years. Pictures produced during this time reflect, in particular, his paradoxical feelings between alienation and involvement. “I simply found myself outside of Czechoslovakia, and I decided to do what I could not do when I was living there: to see the world,” he says. This lifestyle came to a sort of ending with the publication of Exiles, even though it did not actually appear until 1988. The book represents both a taking of stock, and a coming to terms with the past. Elliott Erwitt had invited Koudelka to become an associated member of Magnum back in 1971. At that point, he had begun working with two Leica cameras (with 35mm and 50mm lenses), that Henri Cartier-Bresson arranged for him. He connected quickly with the Magnum group, his professional network grew and the Paris office was soon to become an important residence for him. Thanks to a large degree to the help of Henri Cartier-Bresson, Koudelka became a French citizen in 1986 – his time as a stateless person was finished. The year also marked the beginning of a new phase in the photographer’s work: he began shooting with a panorama camera, and increasingly explored landscapes. Later, when Koudelka made the transition to digital photography, Leica was once again able to help out: a custom panoramic camera based on an S2 was especially developed for him at the Leica factory. Today, he continues to work on a comprehensive project photographing archaeological sites in the mediterranean basin, which has so far taken him to twenty countries. When asked what this project had revealed to him, “Nothing is permanent – that’s also what I learned from the gypsies. Bresson used to tell me that ‘your problem is that you don’t think about the future’, and that’s exactly what I learned from the gypsies. Not to worry much about the future.” Ulrich Rüter


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LeicA SL

Robert Eliasson A z ú car cr u d o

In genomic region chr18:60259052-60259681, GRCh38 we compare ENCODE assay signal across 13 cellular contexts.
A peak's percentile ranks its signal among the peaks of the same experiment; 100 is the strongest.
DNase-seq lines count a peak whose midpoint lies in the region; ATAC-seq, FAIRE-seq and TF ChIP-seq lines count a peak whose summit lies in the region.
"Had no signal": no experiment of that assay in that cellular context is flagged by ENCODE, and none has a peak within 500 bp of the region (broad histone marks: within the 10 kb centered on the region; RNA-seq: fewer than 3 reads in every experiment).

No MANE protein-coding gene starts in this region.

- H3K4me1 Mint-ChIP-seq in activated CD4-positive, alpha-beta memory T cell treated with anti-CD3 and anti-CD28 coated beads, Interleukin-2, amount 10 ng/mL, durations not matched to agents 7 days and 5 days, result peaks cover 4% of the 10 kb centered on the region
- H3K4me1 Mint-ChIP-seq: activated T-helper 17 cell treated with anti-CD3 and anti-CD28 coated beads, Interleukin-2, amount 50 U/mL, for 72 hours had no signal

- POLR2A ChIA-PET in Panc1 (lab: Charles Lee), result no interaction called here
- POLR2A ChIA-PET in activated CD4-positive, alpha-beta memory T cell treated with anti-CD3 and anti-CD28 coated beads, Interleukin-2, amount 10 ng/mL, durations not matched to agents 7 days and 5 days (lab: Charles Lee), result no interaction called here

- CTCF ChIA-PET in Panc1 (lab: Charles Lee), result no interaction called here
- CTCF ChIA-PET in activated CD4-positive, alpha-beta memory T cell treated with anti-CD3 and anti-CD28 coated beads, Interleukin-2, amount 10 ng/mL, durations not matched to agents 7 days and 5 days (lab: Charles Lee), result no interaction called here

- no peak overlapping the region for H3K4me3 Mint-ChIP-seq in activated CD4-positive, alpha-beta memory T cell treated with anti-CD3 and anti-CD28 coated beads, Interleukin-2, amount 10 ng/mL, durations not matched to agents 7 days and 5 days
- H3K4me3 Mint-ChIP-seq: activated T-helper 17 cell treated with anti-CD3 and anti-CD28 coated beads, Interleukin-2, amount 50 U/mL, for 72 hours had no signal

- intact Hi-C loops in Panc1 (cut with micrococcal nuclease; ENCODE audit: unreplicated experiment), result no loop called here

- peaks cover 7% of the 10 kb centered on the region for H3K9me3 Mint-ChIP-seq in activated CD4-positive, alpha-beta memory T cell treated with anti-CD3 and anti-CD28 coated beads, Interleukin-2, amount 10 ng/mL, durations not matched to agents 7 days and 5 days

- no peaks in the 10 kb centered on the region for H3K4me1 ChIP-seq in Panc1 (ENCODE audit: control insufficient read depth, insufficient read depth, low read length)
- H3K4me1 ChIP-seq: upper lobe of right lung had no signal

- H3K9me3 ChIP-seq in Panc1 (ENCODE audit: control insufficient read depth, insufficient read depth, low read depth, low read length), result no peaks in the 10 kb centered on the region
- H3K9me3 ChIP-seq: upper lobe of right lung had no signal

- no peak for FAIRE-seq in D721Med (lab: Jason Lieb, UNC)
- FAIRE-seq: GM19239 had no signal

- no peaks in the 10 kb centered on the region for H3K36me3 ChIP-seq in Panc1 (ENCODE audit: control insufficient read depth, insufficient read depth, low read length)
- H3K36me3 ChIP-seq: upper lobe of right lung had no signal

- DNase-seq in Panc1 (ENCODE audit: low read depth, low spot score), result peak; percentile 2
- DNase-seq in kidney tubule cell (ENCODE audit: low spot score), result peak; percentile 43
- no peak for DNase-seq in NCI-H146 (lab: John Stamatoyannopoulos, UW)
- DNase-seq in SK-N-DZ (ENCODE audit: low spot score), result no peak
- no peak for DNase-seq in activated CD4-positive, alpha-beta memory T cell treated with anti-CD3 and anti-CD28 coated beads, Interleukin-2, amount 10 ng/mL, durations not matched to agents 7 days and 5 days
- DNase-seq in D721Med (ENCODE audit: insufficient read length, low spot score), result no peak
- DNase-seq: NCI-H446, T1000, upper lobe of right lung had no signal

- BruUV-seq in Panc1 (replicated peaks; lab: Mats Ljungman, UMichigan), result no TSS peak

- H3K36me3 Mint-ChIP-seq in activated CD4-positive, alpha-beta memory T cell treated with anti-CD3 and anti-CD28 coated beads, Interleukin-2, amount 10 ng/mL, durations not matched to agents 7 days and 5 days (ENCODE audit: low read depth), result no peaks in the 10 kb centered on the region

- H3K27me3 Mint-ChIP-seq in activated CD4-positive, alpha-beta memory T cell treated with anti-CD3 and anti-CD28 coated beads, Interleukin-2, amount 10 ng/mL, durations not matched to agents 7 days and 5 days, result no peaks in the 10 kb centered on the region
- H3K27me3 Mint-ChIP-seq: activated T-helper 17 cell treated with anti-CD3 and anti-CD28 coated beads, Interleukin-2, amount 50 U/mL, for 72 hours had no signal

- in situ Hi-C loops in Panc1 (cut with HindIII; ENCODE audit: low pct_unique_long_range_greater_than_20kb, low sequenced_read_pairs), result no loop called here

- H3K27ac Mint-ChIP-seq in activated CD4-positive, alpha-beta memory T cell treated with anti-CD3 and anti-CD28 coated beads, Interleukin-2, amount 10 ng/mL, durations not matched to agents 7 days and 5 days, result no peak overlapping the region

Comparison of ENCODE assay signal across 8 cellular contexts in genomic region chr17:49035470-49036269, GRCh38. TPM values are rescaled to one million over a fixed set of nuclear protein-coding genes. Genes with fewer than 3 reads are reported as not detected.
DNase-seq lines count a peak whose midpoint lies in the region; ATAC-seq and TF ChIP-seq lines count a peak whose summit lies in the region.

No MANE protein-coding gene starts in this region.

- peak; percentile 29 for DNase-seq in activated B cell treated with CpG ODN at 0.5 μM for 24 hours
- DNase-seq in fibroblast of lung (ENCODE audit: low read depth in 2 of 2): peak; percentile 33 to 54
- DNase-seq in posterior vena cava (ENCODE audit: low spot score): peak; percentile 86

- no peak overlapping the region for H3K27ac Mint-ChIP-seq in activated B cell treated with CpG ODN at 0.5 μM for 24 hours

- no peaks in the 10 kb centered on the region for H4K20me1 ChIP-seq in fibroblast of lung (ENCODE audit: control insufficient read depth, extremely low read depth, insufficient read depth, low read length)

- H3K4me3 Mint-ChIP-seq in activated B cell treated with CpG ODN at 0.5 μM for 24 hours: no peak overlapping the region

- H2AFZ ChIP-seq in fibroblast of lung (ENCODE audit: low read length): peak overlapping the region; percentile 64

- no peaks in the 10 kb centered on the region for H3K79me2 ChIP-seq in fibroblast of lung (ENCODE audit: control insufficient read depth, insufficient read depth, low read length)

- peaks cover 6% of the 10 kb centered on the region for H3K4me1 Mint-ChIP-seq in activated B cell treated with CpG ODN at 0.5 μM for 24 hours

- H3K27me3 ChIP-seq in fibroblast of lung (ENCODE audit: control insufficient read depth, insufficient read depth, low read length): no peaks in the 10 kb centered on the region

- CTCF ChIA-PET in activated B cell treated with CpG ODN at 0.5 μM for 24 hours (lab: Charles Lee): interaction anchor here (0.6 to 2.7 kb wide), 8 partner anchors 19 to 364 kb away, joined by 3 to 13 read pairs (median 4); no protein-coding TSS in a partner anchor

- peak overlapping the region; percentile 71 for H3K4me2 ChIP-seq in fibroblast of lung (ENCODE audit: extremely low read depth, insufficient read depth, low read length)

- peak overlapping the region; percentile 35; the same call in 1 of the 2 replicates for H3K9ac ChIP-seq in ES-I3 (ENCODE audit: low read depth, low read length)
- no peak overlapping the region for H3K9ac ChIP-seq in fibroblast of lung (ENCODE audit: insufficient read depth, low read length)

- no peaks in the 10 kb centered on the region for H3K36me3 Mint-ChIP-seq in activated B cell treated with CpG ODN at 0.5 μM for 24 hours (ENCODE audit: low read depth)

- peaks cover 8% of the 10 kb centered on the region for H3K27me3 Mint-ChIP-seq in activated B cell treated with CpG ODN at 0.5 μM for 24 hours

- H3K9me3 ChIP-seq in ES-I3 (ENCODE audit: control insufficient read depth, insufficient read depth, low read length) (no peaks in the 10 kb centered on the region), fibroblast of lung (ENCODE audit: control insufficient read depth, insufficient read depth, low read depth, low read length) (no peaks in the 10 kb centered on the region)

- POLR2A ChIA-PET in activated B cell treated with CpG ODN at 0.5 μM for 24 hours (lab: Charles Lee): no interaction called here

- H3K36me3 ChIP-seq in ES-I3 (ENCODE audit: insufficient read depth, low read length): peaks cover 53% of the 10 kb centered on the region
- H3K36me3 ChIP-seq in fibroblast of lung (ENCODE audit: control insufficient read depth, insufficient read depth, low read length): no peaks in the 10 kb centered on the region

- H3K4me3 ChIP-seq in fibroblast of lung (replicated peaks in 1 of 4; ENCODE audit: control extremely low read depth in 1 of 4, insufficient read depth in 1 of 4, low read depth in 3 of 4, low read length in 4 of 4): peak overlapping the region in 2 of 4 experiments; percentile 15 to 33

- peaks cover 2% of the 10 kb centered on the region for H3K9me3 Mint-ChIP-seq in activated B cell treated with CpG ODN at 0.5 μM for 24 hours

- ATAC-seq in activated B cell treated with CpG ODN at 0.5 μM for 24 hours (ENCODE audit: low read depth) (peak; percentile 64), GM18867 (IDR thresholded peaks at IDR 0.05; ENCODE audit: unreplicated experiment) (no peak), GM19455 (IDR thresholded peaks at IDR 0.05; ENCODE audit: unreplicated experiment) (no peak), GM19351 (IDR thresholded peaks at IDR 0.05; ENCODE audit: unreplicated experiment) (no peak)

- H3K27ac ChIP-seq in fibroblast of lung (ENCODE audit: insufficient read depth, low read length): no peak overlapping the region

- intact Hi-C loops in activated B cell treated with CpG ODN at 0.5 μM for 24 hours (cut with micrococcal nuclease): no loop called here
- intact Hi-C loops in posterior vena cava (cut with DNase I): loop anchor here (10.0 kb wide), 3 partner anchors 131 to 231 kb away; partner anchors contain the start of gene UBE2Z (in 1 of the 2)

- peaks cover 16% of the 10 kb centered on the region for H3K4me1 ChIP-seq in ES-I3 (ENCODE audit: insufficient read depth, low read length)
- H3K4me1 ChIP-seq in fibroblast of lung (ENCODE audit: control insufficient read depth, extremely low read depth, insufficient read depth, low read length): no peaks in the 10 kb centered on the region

Fidel Castro passed away last year; his brother Raúl will step down in a few weeks. The sanctions imposed by the US are being loosened. Like raw sugarcane, Cuba is about to undergo a transformation. In his images, the Swedish photographer describes an everyday existence marked by continuous improvisation.

Future meets history: Cuba’s young generation wears Adidas shorts and hangs out in the ruins of Havana’s Cerro district. All images taken with the Leica SL and 28mm Summilux

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Boxing continues to be Cuba’s number one national sport. Even the youngest are already hard at work. This outdoor boxing ring in the centre of the capital is open to anyone from the neighbouring districts. The trainer is, of course, a former world-class boxer


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Taxi cubano: An estimated 80 000 to 90 000 of these vintage cars are still being driven around the island – held together with chewing gum, as Cubans regularly like to joke


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Beautiful but dilapidated – a typical apartment in the centre of Havana. Land of two currencies: only those with access to the peso convertible (whose value is pegged to the dollar) have a chance to escape poverty. In the meantime, many people rent out rooms ‘under the radar’


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It is no secret that there are major drawbacks to Cuba’s dual currency system. The foreign exchange dictates the market, and tourists can easily be viewed as ‘walking dollars’

Eliasson was drawn to Cuba not least for the vibrancy of its colours. Often they are what makes the despondency of everyday life more bearable

R o b ert E l i a s s o n Eliasson became a self-taught photographer ten years ago, and was appointed Leica ambassador in 2012. Since then, his work has frequently been exhibited in collaboration with Leica. He was the first foreign photographer to present his work at the FĂĄbrica de Arte Cubano, Havana. His series AzĂşcar Crudo will be on display at the Lydmar Hotel in Stockholm from 15 February to 31 May 2018.